2. Mark Weber

    From my field notes — April 21, 1980 —
    club gig at Widow Brumms, Pomona, California

    “Another You” — H.Ray bebops the hell out of this one.

    “The Shadow of Your Smile” — during his solo H.Ray went into funk vamp
    and loud grunting scatting along with gritty solo.

    “Pick Me Up” — H.Ray said was about a pick, the plectrum [a joke]
    He said from the stage: “The tune is fast. So, you’ve got to pick
    up and down. I wish there was somebody up here who could play
    it because I can’t. It features our percussionist Charles Dumas.”

    “Motherless Child” — H.Ray: “This tune is for everybody who didn’t go
    to church last Sunday. Boy, everybody’s got a guilty look on
    their face (laughter) This is a spiritual called Motherless Child.”
    Ray takes this song into the alley, smoking, bump & grind,
    deep soul music from deep inside Black.

    “Days of Wine and Roses” — H.Ray in his solo falls out of the tune and
    goes into another number from his repertoire, I can’t recall the
    name, then he goes freeform for awhile before returning to “Days”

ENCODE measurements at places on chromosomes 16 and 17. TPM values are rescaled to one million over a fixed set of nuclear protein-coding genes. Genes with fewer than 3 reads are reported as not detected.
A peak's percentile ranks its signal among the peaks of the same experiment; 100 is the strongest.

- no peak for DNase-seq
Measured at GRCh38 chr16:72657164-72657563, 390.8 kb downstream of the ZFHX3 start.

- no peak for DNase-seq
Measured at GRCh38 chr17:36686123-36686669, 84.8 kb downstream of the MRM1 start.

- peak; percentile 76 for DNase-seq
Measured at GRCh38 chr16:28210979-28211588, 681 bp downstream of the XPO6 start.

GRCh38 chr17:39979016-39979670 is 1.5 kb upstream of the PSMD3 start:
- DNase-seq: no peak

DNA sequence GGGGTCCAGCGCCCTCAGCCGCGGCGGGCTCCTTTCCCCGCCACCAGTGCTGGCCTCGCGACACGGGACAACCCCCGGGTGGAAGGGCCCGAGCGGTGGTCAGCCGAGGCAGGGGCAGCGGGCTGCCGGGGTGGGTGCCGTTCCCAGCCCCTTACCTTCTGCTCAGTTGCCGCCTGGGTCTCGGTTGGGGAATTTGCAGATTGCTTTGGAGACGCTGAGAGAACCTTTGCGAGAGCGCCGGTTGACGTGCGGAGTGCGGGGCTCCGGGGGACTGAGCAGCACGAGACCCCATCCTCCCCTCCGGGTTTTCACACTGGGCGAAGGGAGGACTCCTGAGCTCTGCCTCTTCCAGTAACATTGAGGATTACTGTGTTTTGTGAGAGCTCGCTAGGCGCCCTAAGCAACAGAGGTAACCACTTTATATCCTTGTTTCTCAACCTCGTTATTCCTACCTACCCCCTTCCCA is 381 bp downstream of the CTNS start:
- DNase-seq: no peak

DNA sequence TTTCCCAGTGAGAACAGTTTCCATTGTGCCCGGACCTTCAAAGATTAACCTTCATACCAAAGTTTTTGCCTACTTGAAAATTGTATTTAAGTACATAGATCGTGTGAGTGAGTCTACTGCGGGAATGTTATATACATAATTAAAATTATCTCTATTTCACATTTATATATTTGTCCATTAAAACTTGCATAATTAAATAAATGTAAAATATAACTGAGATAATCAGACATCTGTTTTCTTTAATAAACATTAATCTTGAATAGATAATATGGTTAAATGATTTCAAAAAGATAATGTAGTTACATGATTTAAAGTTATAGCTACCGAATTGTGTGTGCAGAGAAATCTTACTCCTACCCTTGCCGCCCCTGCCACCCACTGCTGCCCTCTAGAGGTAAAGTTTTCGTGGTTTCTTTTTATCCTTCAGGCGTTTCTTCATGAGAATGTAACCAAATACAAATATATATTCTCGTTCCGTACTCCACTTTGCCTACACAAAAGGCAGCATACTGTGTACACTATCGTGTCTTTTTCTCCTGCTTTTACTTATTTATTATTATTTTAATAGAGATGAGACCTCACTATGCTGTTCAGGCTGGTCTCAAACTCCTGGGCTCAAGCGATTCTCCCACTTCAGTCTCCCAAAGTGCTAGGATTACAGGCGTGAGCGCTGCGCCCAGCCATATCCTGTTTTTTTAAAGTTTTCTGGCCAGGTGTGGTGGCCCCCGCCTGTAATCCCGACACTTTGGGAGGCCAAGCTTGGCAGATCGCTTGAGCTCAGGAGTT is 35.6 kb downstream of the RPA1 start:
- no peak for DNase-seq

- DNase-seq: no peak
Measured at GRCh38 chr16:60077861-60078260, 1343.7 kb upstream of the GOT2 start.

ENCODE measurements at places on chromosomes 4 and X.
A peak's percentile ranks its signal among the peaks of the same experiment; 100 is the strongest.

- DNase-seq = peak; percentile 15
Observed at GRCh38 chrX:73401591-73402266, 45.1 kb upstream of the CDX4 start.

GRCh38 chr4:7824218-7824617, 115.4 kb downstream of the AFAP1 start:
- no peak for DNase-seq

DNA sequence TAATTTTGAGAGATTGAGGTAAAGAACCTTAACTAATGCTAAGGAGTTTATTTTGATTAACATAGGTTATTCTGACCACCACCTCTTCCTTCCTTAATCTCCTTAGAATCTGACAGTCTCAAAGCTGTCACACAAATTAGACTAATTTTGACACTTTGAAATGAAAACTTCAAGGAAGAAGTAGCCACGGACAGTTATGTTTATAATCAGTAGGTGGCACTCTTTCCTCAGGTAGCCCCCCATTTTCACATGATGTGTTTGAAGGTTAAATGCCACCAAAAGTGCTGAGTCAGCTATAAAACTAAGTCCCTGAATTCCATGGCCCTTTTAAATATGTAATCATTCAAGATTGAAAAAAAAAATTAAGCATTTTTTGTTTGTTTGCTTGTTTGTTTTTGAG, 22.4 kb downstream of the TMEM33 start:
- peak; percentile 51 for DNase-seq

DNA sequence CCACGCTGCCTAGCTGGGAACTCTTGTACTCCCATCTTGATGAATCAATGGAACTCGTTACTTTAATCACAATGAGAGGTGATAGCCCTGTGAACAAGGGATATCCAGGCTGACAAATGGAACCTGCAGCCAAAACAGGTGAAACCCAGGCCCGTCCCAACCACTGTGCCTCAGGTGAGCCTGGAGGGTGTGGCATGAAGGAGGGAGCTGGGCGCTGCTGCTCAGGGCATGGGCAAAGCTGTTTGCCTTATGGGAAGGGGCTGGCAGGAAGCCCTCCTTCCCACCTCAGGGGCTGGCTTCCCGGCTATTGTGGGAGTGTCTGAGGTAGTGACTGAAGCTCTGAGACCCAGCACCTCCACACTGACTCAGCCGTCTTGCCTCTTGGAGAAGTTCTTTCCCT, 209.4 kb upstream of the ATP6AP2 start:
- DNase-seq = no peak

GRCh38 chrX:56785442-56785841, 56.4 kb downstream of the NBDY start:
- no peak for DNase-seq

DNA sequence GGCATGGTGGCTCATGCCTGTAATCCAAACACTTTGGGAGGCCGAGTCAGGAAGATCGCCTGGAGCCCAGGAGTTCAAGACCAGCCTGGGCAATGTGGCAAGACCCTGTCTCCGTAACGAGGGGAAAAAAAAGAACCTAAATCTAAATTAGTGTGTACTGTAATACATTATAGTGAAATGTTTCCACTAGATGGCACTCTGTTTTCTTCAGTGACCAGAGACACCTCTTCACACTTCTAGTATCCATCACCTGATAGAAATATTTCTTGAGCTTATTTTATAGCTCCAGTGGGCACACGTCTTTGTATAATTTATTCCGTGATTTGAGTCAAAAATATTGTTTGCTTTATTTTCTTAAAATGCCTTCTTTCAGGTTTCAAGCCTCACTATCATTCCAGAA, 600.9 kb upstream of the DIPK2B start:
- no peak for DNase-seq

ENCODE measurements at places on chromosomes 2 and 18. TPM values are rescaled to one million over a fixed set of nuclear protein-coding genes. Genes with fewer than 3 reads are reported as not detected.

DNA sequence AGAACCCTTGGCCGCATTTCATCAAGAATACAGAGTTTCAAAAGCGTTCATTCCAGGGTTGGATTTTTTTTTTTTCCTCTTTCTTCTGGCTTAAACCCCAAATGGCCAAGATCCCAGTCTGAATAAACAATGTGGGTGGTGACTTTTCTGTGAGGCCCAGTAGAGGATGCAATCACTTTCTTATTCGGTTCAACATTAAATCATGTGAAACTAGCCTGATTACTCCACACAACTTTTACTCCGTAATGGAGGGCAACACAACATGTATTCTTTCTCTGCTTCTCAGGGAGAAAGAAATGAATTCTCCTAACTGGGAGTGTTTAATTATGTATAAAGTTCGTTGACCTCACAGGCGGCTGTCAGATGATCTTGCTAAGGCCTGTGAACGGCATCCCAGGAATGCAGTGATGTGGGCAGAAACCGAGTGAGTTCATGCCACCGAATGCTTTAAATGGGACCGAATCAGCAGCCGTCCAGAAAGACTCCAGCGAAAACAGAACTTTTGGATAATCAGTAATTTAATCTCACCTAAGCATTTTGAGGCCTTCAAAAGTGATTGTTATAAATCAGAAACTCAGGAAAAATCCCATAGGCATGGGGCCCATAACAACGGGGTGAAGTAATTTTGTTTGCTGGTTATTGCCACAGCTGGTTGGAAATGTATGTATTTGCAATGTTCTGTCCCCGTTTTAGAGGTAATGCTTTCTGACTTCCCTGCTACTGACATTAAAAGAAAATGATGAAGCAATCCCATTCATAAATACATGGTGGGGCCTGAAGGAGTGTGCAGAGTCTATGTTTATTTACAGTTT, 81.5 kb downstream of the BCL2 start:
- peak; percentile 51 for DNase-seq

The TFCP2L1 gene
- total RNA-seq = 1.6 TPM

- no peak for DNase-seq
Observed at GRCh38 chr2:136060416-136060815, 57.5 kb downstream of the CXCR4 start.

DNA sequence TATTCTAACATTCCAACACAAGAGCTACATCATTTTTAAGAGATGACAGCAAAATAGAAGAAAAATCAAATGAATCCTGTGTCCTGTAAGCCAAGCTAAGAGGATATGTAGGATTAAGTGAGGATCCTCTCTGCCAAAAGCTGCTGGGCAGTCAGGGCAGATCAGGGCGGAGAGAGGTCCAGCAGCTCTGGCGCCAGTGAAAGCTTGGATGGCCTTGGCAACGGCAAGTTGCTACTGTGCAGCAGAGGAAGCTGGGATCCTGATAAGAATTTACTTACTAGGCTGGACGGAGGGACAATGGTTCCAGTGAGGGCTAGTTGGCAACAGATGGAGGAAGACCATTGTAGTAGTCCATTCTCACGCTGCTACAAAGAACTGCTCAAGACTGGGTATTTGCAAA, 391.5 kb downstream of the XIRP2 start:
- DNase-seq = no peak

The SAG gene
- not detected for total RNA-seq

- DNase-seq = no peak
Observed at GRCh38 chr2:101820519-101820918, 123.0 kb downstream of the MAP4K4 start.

and out.

    H.Ray was a regular member of Jimmy Smith’s band at this time, playing
    at the Jimmy Smith Supper Club out in the San Fernando Valley.

    “Willow Weep For Me” — gorgeous. Harold Howard takes a touching
    trumpet solo. [ Harold was my running buddy those years.]

    At the break H.Ray explained to me that the pick guard on his
    Tal Farlow Gibson model guitar is off of a Gretsch. It’s over-size, so,
    one of his switches is obscured under it.

    He says, “That’s what jazz is about: rapping with your friends, having
    a little taste, having something good to eat, and playing good music.”

    Note: H.Ray was a teetotaler and didn’t use drugs — and from what I
    could gather, I doubt that he ever did. “a little taste” usually refers
    to a nice mixed alcoholic drink but not always.

    “All Blues” — H.Ray at heart is a saxophonist — more on that later —
    but he was as good as it gets as a guitarist, too.

    “Green Dolphin Street” — Hardcore swinging bebop. A couple tried to
    dance but it was too difficult to dance to bebop.

    *Al Harrell, who lives in Claremont, played the drums the last set, sings
    and plays organ.

    Ray’s wife at this time: Mariane Crawford

  3. Mark Weber

    More from my field notes:

    H.Ray Crawford Quartet
    March 30, 1980
    Widow Brumms, Indian Hill Blvd, Pomona
    (south of Rt.10 about two clicks)
    H.Ray — guitar
    Charles Dumas — drumset
    Keith Hanratty — Hammond B3 organ
    Harold Howard — trumpet

    “Alone Together”
    “Shiny Stockings”
    “Ain’t No Sunshine”
    “Motherless Child”
    “Green Dolphin Street”
    “Stormy Monday”
    and a fanfare I didn’t catch the name
    + three full sets of music in this
    supper club